Here’s what I do: As soon as I find a good fit with a buyer, I work with them to map out the buying process. Who are the key decision-makers? What are their timelines and budget constraints? Since my primary contact will need to present the deal to their CFO, I prepare a strong financial case that makes sense for both finance and sales. It includes clear information on cost, how quickly they’ll recoup their investment, and any compliance considerations. By laying this groundwork, I can frame a deal that a CFO will find hard to reject. 

A word of caution, though: A CFO will take every opportunity to show you they have a better understanding of the bigger financial picture. Present your financial modeling as preliminary thinking, and invite them to collaborate with you to bring their priorities into clearer focus. It doesn’t hurt to have your own finance and sales teams try to poke holes in your models to make sure you have a compelling deal.

2. Take calculated risks to show confidence in your solution

A strong sales pitch only goes so far. Dollars speak louder than words, so work with your leadership team to craft deals connecting price or payment to the prospect’s revenue after they implement your solution. This calculated financial risk shows you believe in your product. 

Here’s an example: Earlier in my career, I was selling a SaaS product to a major greeting card company. After emphasizing the revenue potential of my company’s solution early in the sales process, I proposed a pay-for-performance fee structure tied to a specific amount of revenue growth for the prospect. This approach required swallowing some risk (which I’d cleared with my boss). Although the prospect’s CFO ultimately preferred a hard-number investment, he was impressed by the confidence I displayed by suggesting this arrangement. It set us apart from the competition.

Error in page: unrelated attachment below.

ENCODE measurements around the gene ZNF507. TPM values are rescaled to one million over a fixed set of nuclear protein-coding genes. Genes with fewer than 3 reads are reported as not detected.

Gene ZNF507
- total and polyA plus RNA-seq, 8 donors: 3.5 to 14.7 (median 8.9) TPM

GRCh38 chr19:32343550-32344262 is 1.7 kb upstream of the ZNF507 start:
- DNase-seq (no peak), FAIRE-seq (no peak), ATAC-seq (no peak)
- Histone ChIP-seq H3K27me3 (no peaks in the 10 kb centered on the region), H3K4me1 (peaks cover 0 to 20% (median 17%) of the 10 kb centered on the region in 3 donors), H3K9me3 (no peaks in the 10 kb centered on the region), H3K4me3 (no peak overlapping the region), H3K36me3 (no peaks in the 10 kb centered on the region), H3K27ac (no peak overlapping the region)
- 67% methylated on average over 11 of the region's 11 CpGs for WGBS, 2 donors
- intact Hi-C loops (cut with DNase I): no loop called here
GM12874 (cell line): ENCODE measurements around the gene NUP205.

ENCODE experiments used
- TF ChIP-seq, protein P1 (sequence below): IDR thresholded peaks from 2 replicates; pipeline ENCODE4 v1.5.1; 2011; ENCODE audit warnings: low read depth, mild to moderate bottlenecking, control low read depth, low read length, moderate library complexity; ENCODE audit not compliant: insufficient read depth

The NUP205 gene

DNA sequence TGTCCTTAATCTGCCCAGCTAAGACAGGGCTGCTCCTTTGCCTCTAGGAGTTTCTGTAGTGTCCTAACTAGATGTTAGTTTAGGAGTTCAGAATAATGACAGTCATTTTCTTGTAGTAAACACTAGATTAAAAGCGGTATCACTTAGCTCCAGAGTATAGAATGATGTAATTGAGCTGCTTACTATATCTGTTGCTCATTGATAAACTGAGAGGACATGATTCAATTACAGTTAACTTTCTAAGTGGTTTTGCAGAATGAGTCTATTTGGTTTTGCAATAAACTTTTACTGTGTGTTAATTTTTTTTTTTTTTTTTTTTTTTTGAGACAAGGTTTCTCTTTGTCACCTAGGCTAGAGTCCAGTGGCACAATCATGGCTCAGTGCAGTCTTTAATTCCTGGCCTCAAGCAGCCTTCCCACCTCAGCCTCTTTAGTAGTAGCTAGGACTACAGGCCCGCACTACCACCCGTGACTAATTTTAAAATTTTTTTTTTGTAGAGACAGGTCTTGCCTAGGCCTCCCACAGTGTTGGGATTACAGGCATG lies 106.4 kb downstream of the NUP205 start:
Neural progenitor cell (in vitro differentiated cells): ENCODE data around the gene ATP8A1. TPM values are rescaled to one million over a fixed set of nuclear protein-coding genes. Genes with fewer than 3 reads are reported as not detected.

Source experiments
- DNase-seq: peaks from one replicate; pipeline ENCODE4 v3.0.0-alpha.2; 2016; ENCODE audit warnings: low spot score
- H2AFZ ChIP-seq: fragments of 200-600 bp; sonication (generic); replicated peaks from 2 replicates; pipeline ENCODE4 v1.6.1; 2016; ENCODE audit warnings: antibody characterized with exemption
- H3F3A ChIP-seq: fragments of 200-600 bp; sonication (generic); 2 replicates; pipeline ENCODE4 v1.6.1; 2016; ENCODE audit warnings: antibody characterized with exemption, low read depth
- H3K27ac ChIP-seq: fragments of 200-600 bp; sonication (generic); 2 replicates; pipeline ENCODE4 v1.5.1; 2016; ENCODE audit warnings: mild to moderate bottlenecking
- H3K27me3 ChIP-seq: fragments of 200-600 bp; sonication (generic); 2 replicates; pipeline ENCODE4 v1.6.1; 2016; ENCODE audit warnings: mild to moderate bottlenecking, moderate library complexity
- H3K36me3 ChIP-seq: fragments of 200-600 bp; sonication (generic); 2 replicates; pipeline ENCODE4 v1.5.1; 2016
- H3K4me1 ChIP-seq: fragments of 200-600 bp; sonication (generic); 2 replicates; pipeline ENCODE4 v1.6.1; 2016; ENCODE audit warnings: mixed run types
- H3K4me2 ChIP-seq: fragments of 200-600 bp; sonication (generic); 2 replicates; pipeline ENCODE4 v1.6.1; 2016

3. Bring in case studies and customer stories to show positive financial impact

If you’re considering the CFO in the sales process, you’re already thinking about ROI from the prospect’s perspective. Use this mindset to help you select case studies that will resonate. Share examples of existing customers who’ve seen significant financial gains thanks to your solution, and back them up with specifics. Make sure these case studies mirror the industry, financial needs, and pain points of your prospect.

I’ve used this tactic many times in my career. One instance stands out, though. I was selling an SMS marketing solution a few years ago — a new concept, and prospects were skeptical. To offset this hesitation, I came to every sales meeting with a presentation chock-full of impressive financial results from big-name customers who’d adopted my SMS solution. Once prospects saw the financial upsides, the conversation quickly shifted from “Will this be worth it?” to “When can we get started?”